Boomkat Product Review:
Blackest Ever Black draw a line under their tenure as preeminent label of the decade with a typically affective compilation that perversely introduces new acts to their fold(ing).
Not to overstate it, but for many avowed fans it’s possible to measure a block of our lives by BEB’s existence. When they first emerged with Raime’s stark debut, they were a breath of dank but necessary air to the British music scene. Staunch in their tastes but also wide open with it, they continued to draw a jagged line around the music that they loved, and a ruck of disparate loners, ravers and weirdos were more than happy to follow their lead between mutant forms of UK dance musick, eldritch psychedelia, smoky French avant-garde, incredible mixtapes, and indie-pop also-rans rewarded with a necessary 2nd wind. They left us with a bold yet sensitive and singular catalogue that precipitated all sorts of salty fluids from their legion followers, and will go down as one of the definitive labels of the 2010’s.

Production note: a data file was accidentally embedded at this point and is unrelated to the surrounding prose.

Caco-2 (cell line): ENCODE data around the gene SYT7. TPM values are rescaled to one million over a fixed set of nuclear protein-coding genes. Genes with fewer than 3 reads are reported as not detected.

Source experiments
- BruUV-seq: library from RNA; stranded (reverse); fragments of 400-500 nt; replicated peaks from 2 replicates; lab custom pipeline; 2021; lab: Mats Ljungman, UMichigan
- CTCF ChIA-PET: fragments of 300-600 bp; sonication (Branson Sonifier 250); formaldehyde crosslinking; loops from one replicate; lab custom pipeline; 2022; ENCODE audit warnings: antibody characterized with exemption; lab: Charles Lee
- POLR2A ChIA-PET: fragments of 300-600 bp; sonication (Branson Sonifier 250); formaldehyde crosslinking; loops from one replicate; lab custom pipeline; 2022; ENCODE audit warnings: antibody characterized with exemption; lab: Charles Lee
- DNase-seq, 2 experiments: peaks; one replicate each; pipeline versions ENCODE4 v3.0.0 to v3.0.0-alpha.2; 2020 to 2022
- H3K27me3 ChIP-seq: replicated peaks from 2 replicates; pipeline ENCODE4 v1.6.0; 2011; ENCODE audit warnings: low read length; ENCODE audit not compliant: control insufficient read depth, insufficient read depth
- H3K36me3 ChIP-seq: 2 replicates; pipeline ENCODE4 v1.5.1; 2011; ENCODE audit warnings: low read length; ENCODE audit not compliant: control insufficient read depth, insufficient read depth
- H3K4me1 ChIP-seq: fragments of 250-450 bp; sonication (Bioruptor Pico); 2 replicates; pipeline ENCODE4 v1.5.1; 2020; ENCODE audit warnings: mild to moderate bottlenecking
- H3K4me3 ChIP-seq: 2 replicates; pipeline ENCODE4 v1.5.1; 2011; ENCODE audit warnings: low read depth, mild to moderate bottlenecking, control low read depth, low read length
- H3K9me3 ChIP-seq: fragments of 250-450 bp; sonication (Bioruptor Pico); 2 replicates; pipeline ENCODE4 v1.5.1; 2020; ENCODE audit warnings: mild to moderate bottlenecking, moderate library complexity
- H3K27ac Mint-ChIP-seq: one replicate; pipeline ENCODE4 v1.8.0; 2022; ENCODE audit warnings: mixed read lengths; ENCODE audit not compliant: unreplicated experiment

Rounding up 10 ghostly vignettes ranging from funereal pop to liminal ambient ’A short illness from which he never recovered’ sees the label off in a poetic fashion that has served them beautifully well thus far. Carla Dal Forno’s gently fevered dirge ‘Blue Morning’ (a cover of ‘The Kiwi Animal’ by Julie Cooper) is an obvious highlight, as is the plangent strain of Bridget Hayden’s ’Solace’, along with the watery, strumming-by-an-open-window vibe of ‘De Dröigen Blaar’ by Hypnotic Sleep, and the strung-out beauty of Scythe’s ‘Flower, Drop’, but you can rest assured that the whole LP perfectly plays thru like a heart-breaking, personal mixtape compilation from a friend who you’re never going to see again.
Please allow the sentimentality, though, ‘cos BEB will live on both thru their catalogue and in their metamorphosis into Low Company, who have evidently picked up the baton and are continuing to run with it into greener pastures fertilised by new and old wavers and ravers alike.